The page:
CEO Perception of Customer Satisfaction: An Empirical Study
Bexley, James B., Maniam, Balasundram, Academy of Marketing Studies Journal
This paper examines chief executive officers' perceptions relative to customer satisfaction. Additionally, customers of the chief executive officers' banks were asked to indicate their expectations concerning customer satisfaction. First, a survey was sent to chief executive officers from 60 banks, with 41 banks responding. Subsequently, 150 surveys were sent to each of the 41 responding banks for random distribution to each tenth customer who came to the lobby or motor bank. Both customers and chief executive officers were surveyed in the three major population areas of Texas (Houston, Dallas-Ft. Worth, and Austin-San Antonio). 'The research included both urban and rural banks within the three major population areas. Significant evidence of the disparity between chief executive officers' perceptions concerning customer satisfaction and that of the customers' actual expectations was noted..
Customer satisfaction related to expectation fulfillment is an extremely important and critical issue facing organizations in the complex business environment of today. The banking industry is, certainly not an exception to this premise. In fact, it has been widely held in financial institutions that customer satisfaction may be the most influential factor in the selection of a banking institution. Likewise, with all of the changes taking place in the financial marketplace and the increase in competition, it becomes apparent that more attention must be given to customer service and satisfaction.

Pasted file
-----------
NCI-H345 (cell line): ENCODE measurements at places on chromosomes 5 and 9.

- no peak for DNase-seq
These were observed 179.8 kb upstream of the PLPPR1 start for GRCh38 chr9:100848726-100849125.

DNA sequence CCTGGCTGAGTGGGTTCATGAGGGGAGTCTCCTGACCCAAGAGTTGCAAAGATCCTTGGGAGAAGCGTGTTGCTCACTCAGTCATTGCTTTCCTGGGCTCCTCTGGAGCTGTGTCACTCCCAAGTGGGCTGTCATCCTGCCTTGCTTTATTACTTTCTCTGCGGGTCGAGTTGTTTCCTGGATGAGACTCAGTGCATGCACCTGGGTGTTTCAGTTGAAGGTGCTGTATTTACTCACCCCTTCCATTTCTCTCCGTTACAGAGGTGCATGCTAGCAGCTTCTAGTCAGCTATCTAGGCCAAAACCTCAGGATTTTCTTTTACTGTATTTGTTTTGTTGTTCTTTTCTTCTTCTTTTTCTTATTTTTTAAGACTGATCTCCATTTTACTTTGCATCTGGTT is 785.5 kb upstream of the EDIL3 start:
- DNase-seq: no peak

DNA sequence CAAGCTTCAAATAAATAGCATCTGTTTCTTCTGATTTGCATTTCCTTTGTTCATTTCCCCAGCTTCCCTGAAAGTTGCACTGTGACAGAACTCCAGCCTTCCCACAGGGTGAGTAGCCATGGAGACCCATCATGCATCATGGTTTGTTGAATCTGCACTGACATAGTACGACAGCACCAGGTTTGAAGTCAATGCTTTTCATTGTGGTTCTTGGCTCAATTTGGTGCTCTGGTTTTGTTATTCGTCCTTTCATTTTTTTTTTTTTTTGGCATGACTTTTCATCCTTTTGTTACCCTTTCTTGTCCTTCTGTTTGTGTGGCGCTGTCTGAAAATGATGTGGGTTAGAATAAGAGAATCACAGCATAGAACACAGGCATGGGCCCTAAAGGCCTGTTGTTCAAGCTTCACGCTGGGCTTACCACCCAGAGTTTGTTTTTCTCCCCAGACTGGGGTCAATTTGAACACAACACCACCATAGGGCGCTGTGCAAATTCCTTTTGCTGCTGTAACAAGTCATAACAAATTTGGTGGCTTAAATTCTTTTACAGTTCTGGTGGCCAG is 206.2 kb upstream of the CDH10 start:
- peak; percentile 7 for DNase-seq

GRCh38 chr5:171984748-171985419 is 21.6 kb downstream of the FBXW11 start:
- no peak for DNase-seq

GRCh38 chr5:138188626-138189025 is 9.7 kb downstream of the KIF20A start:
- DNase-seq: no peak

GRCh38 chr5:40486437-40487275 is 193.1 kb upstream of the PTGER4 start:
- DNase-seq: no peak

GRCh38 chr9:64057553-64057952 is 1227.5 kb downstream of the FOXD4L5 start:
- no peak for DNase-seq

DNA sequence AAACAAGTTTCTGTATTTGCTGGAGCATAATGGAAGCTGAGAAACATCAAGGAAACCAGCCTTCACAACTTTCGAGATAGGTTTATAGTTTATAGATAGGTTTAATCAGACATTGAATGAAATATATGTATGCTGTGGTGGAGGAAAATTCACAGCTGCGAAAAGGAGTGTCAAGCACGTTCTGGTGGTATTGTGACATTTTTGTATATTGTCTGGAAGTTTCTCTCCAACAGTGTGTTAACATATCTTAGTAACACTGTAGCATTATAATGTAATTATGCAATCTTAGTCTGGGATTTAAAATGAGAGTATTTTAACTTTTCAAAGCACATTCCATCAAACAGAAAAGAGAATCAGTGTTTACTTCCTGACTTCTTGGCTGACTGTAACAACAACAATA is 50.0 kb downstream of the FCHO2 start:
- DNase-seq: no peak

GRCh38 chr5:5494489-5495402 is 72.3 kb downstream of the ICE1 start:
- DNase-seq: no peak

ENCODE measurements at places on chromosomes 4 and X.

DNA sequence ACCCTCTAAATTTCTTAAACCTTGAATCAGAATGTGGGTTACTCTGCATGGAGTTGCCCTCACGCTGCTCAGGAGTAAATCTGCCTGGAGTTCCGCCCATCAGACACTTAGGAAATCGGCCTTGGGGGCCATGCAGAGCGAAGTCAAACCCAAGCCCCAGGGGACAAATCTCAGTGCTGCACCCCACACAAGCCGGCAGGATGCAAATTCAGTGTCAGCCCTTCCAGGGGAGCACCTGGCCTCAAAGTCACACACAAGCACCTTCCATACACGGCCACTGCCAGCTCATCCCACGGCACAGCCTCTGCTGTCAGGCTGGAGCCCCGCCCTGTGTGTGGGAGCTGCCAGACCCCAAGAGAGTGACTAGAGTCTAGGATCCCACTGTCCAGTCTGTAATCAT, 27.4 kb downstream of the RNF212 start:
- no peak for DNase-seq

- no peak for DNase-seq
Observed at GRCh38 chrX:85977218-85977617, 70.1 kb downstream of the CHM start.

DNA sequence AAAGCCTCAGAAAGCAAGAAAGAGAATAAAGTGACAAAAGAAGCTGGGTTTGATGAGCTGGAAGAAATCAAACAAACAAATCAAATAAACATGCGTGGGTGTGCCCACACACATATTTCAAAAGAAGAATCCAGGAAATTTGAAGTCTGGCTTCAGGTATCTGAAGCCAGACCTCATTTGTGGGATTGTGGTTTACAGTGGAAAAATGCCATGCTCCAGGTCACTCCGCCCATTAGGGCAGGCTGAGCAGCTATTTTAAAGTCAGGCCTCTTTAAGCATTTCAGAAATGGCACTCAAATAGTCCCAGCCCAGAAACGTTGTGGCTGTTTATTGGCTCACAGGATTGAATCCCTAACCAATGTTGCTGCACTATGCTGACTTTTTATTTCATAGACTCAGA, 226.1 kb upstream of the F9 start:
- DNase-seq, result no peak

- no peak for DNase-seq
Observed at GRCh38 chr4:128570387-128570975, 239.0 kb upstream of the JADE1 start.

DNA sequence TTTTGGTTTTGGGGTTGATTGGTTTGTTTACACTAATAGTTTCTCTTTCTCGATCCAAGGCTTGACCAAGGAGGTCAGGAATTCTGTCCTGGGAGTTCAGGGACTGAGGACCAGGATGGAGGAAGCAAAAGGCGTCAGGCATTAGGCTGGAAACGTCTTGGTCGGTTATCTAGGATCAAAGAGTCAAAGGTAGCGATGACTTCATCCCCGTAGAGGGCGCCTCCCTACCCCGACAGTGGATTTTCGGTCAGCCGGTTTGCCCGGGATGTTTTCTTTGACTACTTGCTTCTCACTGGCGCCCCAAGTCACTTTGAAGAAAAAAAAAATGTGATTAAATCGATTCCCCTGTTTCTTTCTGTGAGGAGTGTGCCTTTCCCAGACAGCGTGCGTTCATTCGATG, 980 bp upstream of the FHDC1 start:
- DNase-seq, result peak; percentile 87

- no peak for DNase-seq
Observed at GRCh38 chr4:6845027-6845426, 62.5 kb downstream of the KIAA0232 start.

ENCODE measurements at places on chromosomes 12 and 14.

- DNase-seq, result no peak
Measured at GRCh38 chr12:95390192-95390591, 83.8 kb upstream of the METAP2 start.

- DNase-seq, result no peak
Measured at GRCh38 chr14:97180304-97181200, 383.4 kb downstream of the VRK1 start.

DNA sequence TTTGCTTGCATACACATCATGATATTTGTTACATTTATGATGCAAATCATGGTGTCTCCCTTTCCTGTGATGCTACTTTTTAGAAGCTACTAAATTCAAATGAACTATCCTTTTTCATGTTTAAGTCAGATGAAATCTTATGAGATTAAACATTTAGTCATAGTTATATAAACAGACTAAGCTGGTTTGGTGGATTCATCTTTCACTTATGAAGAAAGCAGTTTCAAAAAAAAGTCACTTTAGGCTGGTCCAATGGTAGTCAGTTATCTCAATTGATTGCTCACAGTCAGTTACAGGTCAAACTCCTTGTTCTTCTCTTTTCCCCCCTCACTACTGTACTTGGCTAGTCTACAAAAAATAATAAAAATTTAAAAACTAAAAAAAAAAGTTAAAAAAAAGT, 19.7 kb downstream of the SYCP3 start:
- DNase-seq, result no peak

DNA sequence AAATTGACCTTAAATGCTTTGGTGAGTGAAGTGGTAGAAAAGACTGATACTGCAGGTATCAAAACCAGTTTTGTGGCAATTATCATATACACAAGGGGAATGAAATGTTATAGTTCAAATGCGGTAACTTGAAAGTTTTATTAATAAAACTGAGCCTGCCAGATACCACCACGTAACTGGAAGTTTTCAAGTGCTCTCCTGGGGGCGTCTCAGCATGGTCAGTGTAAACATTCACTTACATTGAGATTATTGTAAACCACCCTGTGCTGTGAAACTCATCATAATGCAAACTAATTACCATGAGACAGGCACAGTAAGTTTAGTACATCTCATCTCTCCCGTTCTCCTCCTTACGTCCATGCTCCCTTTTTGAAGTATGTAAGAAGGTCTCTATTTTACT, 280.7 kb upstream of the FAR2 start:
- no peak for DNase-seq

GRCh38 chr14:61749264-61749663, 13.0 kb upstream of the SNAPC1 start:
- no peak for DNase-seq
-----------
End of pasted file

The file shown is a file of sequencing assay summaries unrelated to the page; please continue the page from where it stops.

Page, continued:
Based on what customers have indicated in various banking situations, personalized and quality customer service will provide banks with the ability to be more competitive than those banks who fail to deliver the expected level of quality service.
To develop and implement a successful customer relations program, a financial institution must begin by determining the inherent view within the organization relative to customer service. Usually, it is determined that management sets the standard by which an organization establishes its goals and objectives. For management to set the standard, there must be some perception of what the customer or prospective customer wants and needs. By inference, the employees and officers of a financial institution usually exhibit those service characteristics emanated by management.
Therefore, it is not only important to obtain customer input as to the services and products they desire, but it is equally important to receive management's perceptions of the customers' wants and needs to avoid situations where the institution fails to live up to customer expectations due to failed communications. For example, management may determine that his/her bank does not need more than one automated teller machine. Management's basis for the decision is based upon low usage of an existing machine in a poor location. On the other hand, customers may be moving from that bank because they believe the competition has machines in locations that better meet their needs.
This empirical study examines management perceptions against customer expectations of quality service, and shows the gap between perception and expectation.
The American Bankers Association (1994) reported that during the past decade banks have seen their customer base decline. Efforts to reduce this decline have not proved successful to date. One thing that appears to be promising is the implementation of good customer service. To implement good customer service, it has been shown that researching customer expectations and determining customer desires is vital. Studies have shown that developing programs that revolve around customer expectations is necessary in the implementation of a successful customer relations atmosphere (Zeithaml, Parasuraman, & Berry, 1990). This directly relates to the implementation of a successful customer satisfaction program that measures and delivers goods and services. …